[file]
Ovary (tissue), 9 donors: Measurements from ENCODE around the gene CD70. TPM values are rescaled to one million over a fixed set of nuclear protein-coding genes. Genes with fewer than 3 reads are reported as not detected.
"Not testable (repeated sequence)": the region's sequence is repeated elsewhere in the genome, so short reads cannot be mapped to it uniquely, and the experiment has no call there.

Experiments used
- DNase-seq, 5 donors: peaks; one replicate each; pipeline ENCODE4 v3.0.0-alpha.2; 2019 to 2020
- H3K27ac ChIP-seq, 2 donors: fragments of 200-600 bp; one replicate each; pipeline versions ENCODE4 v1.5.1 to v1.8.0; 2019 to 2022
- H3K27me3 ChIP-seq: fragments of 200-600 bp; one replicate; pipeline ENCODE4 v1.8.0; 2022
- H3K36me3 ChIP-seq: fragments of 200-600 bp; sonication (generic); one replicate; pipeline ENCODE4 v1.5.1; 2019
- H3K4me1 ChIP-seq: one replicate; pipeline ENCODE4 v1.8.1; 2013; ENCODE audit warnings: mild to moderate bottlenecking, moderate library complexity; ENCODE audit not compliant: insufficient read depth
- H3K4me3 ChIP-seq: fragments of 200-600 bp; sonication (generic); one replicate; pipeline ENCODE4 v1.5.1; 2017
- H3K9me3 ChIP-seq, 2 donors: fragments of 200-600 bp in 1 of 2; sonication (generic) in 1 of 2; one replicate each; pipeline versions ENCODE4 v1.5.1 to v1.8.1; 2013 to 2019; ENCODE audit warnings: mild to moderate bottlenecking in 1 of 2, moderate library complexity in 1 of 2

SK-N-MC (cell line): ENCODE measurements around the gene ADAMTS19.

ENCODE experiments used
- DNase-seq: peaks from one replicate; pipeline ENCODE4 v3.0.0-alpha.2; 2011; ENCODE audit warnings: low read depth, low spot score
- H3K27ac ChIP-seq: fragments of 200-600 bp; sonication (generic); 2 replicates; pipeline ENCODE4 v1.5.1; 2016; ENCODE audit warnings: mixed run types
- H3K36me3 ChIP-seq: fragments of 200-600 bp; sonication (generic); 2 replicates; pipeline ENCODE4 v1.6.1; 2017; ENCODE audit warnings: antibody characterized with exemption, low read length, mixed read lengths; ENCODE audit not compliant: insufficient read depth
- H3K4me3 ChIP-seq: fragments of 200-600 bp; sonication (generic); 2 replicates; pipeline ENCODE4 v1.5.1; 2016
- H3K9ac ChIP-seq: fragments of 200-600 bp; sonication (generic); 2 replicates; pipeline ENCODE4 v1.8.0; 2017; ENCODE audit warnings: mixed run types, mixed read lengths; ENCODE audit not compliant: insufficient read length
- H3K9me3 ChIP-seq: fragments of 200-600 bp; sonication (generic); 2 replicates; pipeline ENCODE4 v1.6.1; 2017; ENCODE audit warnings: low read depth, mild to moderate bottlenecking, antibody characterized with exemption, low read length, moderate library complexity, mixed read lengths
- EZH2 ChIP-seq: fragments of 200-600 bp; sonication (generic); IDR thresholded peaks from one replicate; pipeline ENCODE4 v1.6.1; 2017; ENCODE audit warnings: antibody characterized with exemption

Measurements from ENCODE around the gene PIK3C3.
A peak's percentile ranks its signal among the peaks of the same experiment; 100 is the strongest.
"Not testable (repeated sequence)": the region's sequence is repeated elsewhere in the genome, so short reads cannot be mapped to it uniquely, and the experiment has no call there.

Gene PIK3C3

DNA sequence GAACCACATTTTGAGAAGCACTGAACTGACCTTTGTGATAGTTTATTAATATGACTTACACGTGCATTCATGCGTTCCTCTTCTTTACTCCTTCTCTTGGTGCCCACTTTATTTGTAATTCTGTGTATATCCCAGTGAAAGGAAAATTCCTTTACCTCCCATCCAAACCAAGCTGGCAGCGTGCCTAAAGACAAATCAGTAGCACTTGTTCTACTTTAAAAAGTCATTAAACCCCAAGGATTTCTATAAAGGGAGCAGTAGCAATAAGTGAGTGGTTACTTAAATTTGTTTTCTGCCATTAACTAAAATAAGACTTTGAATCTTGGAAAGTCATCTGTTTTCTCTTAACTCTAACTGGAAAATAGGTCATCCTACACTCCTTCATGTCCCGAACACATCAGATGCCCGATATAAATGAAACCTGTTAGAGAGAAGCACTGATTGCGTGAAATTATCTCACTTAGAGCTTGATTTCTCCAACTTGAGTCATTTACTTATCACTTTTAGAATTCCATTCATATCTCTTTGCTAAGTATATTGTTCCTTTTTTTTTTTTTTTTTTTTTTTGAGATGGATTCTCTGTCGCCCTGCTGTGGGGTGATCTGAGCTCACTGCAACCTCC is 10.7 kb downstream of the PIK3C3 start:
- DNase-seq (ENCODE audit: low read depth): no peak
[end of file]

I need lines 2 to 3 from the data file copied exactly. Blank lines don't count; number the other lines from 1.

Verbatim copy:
"Not testable (repeated sequence)": the region's sequence is repeated elsewhere in the genome, so short reads cannot be mapped to it uniquely, and the experiment has no call there.

Experiments used